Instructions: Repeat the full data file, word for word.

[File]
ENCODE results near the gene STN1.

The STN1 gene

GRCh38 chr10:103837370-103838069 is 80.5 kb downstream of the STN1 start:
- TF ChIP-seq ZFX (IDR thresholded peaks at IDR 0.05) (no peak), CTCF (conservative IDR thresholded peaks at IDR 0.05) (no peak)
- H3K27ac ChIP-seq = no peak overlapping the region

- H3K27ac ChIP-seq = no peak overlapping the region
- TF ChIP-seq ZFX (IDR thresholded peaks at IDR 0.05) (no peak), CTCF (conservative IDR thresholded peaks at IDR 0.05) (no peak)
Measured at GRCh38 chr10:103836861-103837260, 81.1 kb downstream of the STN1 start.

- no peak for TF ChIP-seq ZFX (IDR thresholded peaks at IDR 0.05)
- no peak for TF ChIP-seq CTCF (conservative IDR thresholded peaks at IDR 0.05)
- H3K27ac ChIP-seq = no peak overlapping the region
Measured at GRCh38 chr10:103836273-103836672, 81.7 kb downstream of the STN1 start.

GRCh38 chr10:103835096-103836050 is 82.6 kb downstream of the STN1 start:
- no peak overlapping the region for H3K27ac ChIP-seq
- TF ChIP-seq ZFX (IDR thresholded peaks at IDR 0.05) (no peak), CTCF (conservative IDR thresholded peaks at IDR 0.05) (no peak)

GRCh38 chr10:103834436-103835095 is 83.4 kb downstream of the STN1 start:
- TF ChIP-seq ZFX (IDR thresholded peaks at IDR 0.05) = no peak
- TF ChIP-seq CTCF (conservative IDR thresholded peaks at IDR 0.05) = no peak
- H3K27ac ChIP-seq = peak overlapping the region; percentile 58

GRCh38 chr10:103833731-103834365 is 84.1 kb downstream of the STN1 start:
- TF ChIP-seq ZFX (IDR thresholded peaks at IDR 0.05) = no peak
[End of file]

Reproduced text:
ENCODE results near the gene STN1.

The STN1 gene

GRCh38 chr10:103837370-103838069 is 80.5 kb downstream of the STN1 start:
- TF ChIP-seq ZFX (IDR thresholded peaks at IDR 0.05) (no peak), CTCF (conservative IDR thresholded peaks at IDR 0.05) (no peak)
- H3K27ac ChIP-seq = no peak overlapping the region

- H3K27ac ChIP-seq = no peak overlapping the region
- TF ChIP-seq ZFX (IDR thresholded peaks at IDR 0.05) (no peak), CTCF (conservative IDR thresholded peaks at IDR 0.05) (no peak)
Measured at GRCh38 chr10:103836861-103837260, 81.1 kb downstream of the STN1 start.

- no peak for TF ChIP-seq ZFX (IDR thresholded peaks at IDR 0.05)
- no peak for TF ChIP-seq CTCF (conservative IDR thresholded peaks at IDR 0.05)
- H3K27ac ChIP-seq = no peak overlapping the region
Measured at GRCh38 chr10:103836273-103836672, 81.7 kb downstream of the STN1 start.

GRCh38 chr10:103835096-103836050 is 82.6 kb downstream of the STN1 start:
- no peak overlapping the region for H3K27ac ChIP-seq
- TF ChIP-seq ZFX (IDR thresholded peaks at IDR 0.05) (no peak), CTCF (conservative IDR thresholded peaks at IDR 0.05) (no peak)

GRCh38 chr10:103834436-103835095 is 83.4 kb downstream of the STN1 start:
- TF ChIP-seq ZFX (IDR thresholded peaks at IDR 0.05) = no peak
- TF ChIP-seq CTCF (conservative IDR thresholded peaks at IDR 0.05) = no peak
- H3K27ac ChIP-seq = peak overlapping the region; percentile 58

GRCh38 chr10:103833731-103834365 is 84.1 kb downstream of the STN1 start:
- TF ChIP-seq ZFX (IDR thresholded peaks at IDR 0.05) = no peak